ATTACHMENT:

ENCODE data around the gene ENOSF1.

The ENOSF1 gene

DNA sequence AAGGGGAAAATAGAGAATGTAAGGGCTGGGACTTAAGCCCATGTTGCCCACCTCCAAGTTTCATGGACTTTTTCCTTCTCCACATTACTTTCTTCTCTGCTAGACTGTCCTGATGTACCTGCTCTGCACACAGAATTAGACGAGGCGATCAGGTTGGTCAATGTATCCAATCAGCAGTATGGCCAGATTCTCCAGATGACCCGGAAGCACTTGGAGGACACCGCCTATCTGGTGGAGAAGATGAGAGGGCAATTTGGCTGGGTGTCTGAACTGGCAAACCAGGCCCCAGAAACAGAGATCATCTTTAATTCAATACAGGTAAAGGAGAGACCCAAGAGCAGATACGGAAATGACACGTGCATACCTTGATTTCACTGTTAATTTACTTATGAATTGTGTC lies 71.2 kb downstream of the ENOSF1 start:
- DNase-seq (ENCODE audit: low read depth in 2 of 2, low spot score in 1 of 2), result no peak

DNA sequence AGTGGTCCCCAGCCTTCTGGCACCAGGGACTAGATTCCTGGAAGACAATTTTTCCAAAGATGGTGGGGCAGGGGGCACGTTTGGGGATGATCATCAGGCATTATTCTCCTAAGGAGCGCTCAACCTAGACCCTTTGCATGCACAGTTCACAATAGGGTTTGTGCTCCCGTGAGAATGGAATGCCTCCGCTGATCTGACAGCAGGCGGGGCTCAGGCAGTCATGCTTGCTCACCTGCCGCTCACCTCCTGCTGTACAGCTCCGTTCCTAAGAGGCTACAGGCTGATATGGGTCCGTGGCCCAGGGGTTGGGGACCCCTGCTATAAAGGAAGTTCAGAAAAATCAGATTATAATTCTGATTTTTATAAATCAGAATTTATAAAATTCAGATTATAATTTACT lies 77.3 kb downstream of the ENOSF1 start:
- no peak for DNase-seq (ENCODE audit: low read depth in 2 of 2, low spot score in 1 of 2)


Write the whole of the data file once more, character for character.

ENCODE data around the gene ENOSF1.

The ENOSF1 gene

DNA sequence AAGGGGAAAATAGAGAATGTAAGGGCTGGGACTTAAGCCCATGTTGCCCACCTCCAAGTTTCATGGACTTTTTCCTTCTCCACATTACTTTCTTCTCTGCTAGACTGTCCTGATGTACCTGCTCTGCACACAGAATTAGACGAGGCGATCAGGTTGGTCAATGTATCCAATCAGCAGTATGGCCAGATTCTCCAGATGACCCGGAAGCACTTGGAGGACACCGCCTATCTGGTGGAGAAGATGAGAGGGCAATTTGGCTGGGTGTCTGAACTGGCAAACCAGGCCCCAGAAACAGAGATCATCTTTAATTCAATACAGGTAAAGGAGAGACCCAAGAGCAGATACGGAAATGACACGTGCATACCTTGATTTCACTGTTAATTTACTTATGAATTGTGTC lies 71.2 kb downstream of the ENOSF1 start:
- DNase-seq (ENCODE audit: low read depth in 2 of 2, low spot score in 1 of 2), result no peak

DNA sequence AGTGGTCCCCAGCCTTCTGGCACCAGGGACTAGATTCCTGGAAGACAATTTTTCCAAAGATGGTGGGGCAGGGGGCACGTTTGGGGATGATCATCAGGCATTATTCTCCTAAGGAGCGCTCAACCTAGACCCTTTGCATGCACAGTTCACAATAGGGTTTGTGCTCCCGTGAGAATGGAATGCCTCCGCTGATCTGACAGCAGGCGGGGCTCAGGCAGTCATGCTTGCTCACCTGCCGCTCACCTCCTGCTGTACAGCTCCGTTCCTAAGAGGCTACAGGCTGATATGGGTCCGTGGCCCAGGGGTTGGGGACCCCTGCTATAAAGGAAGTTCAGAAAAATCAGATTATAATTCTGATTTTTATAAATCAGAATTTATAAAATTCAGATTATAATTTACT lies 77.3 kb downstream of the ENOSF1 start:
- no peak for DNase-seq (ENCODE audit: low read depth in 2 of 2, low spot score in 1 of 2)